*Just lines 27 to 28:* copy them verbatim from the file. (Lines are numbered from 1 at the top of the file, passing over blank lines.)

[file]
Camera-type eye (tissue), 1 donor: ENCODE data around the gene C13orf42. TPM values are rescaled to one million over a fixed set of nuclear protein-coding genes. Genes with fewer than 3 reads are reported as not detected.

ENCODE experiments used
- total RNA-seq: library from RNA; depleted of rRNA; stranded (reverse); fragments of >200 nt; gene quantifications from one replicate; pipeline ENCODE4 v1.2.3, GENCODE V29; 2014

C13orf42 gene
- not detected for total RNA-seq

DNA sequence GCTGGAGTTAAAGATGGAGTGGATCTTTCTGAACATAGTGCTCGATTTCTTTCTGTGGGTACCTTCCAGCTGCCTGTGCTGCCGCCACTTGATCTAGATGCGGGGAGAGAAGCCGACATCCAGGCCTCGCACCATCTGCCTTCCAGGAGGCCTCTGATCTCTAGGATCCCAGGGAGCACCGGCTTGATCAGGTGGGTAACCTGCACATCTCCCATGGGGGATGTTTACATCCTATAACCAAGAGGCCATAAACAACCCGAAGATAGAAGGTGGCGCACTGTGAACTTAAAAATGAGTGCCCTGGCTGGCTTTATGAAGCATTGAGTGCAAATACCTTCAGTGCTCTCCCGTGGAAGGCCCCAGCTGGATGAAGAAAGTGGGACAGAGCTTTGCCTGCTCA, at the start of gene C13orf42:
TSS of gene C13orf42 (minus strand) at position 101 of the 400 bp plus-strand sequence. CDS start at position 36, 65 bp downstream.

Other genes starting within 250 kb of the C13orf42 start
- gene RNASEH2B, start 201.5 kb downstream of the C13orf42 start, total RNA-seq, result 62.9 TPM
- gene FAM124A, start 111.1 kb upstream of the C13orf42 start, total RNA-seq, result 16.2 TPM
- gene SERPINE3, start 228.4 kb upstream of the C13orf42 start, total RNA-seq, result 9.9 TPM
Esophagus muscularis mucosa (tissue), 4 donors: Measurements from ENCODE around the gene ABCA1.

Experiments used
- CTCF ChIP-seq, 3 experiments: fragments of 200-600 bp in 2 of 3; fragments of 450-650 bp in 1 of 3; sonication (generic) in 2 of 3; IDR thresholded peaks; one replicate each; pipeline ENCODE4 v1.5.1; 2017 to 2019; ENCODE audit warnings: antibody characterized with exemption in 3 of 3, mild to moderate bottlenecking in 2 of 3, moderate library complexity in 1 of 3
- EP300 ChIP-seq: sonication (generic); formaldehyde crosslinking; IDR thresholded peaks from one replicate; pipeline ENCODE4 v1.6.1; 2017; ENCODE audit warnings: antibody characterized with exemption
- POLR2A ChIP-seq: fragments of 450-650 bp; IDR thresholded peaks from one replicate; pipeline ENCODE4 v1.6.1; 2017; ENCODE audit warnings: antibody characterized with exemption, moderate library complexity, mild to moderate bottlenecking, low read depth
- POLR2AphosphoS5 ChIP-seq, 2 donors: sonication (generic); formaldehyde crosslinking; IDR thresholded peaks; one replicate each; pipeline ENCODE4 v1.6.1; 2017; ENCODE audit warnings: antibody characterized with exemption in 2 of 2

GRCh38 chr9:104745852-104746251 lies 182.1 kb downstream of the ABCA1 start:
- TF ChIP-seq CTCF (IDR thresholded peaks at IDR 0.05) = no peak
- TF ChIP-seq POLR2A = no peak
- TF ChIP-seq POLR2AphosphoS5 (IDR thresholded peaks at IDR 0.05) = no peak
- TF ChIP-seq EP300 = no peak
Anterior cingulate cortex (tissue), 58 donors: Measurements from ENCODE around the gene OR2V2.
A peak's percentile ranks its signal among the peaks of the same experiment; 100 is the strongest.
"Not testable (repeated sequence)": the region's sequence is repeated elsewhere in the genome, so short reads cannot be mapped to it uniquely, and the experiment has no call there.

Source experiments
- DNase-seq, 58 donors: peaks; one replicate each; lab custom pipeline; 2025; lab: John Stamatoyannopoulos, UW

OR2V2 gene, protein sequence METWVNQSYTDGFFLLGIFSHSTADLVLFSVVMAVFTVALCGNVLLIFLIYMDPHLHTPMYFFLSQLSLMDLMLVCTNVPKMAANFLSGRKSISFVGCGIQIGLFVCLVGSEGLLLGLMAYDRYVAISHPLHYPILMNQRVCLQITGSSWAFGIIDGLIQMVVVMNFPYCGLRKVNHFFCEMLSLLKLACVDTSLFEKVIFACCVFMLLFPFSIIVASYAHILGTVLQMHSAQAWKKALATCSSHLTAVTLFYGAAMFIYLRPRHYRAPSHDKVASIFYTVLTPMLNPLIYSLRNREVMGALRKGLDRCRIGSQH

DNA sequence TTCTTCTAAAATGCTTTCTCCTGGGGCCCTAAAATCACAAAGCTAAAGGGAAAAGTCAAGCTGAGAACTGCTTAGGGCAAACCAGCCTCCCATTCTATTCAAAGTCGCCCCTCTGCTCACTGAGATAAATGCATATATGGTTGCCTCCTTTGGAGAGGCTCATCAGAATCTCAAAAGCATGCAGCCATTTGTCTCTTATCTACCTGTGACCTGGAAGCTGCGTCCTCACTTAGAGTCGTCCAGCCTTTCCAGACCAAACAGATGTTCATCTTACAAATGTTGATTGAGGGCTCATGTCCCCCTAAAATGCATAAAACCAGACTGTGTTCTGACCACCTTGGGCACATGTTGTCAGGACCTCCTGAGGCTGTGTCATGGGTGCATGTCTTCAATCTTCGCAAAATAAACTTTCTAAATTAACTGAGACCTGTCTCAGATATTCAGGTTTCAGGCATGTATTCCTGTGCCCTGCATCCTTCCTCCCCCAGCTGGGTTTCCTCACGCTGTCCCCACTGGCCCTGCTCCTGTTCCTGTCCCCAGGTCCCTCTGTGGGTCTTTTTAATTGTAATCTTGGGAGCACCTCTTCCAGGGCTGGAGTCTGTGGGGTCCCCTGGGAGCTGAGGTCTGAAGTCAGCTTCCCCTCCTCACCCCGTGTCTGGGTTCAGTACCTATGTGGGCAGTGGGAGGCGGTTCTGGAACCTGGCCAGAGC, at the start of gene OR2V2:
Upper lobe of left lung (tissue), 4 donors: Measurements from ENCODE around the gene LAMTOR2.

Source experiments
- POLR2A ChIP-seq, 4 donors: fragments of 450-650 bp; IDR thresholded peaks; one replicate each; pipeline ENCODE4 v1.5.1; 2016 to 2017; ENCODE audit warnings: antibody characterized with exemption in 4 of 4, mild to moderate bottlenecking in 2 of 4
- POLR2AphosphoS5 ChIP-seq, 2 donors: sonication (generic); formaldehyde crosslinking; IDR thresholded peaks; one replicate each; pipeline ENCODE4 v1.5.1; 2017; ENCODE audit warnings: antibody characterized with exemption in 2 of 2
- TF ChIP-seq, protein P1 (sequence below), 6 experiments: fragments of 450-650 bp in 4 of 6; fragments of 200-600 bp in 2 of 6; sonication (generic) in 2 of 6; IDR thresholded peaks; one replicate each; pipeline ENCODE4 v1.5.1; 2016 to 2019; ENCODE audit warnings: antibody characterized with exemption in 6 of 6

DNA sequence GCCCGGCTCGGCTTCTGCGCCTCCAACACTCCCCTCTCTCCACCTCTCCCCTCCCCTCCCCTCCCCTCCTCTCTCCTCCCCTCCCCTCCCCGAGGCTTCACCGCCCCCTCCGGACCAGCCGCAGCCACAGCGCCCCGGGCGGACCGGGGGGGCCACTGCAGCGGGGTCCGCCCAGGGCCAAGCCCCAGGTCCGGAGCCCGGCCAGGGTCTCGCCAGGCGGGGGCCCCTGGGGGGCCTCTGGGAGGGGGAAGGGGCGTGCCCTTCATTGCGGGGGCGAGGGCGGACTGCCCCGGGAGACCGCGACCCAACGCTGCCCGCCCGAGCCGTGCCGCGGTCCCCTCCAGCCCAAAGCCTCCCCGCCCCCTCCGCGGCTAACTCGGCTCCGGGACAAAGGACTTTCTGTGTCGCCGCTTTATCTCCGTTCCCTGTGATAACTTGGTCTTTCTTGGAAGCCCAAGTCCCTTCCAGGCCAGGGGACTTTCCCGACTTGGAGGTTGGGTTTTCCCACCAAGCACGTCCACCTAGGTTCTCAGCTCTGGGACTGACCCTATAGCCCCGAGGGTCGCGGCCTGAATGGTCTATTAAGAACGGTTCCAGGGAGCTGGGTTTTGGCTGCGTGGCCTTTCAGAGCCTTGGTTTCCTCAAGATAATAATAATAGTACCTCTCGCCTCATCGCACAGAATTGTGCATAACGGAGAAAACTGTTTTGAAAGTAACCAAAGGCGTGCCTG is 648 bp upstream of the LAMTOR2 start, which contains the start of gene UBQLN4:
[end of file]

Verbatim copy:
- DNase-seq, 58 donors: peaks; one replicate each; lab custom pipeline; 2025; lab: John Stamatoyannopoulos, UW

OR2V2 gene, protein sequence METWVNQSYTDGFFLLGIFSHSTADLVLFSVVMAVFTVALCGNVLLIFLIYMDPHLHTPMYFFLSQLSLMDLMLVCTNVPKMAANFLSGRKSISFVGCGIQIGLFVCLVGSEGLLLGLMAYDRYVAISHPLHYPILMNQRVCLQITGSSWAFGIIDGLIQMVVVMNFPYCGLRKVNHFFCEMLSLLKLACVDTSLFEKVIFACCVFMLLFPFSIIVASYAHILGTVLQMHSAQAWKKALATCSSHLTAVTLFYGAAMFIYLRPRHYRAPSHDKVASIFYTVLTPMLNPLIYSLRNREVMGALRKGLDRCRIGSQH